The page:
By Sexual Correspondent Andrea (AJ) Plaid
I’m glad I saw the legend, at least.
I had heard about Samuel Fuller’s film White Dog in whispers, like a deeper-than-the-FBI-and-the-Illuminati-plotting-in-Area-51 conspiracy theory among my more “conscious” Black acquaintances — mostly because the film was banned, though no one ever said exactly why.
Finally, a couple of weeks ago, I attended a screening of the film at the the Maysles Cinema in Harlem, hosted by the the Ego Trip hip hop collective – who are, in full disclosure, the R editrix’s heroes – as part of the movie’s house series, “I See White People,” billed in the theater’s program as a “quarterly series on the visibility of white racism, white privilege, and unacknowledged white culture.” Ego Trip’s Chairman Jefferson Mao added, deadpan, that the film was chosen because “we’re fans of the racist dog horror genre.”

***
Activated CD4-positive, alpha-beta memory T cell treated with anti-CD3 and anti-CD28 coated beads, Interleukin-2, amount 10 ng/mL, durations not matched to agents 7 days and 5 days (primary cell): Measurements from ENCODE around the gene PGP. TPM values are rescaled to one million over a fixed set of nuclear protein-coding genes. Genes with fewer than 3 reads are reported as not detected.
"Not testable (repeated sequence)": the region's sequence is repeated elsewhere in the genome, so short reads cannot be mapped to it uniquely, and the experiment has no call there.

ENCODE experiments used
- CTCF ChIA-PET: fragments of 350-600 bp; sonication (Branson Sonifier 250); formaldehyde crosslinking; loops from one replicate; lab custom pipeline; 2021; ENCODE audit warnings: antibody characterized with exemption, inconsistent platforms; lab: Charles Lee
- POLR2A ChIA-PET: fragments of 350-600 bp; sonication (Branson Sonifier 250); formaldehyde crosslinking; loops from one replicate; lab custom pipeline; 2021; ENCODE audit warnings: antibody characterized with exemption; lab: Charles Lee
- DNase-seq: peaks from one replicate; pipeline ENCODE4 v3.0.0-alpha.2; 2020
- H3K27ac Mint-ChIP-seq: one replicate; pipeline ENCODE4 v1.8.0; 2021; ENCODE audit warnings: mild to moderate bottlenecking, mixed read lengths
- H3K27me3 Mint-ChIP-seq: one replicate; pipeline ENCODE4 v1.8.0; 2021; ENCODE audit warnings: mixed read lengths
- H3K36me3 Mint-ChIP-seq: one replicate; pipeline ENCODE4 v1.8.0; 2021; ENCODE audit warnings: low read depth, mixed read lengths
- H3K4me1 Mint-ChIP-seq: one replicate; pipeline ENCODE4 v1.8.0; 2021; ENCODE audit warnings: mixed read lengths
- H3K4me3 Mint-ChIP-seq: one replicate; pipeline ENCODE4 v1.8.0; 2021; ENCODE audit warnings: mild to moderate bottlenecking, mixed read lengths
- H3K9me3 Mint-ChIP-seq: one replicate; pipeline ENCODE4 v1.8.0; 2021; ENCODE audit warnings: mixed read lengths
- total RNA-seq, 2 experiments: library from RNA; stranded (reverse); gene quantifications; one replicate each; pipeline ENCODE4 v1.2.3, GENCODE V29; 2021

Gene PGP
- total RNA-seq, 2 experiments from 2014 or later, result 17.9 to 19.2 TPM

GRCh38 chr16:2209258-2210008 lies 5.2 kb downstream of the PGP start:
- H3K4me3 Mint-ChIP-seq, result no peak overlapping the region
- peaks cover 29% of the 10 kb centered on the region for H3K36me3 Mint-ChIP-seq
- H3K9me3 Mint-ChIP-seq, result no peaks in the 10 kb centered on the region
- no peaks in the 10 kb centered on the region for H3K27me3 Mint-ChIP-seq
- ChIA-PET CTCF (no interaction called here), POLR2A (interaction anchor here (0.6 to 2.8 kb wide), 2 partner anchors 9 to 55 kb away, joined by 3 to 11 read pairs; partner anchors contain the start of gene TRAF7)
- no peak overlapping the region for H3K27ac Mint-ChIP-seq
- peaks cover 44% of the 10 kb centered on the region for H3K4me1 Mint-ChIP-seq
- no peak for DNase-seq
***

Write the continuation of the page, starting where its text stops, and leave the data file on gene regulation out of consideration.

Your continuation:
To say the film’s history is “complex” should qualify it as one of the word’s understated synonyms. The history of the book upon which it’s based would qualify as another synonym. Spoilers and highlights from a Q&A discussion Ego Trip hosted after the screening are under the cut. (If you have a slightly deeper quick-and-dirty curiosity, read here.)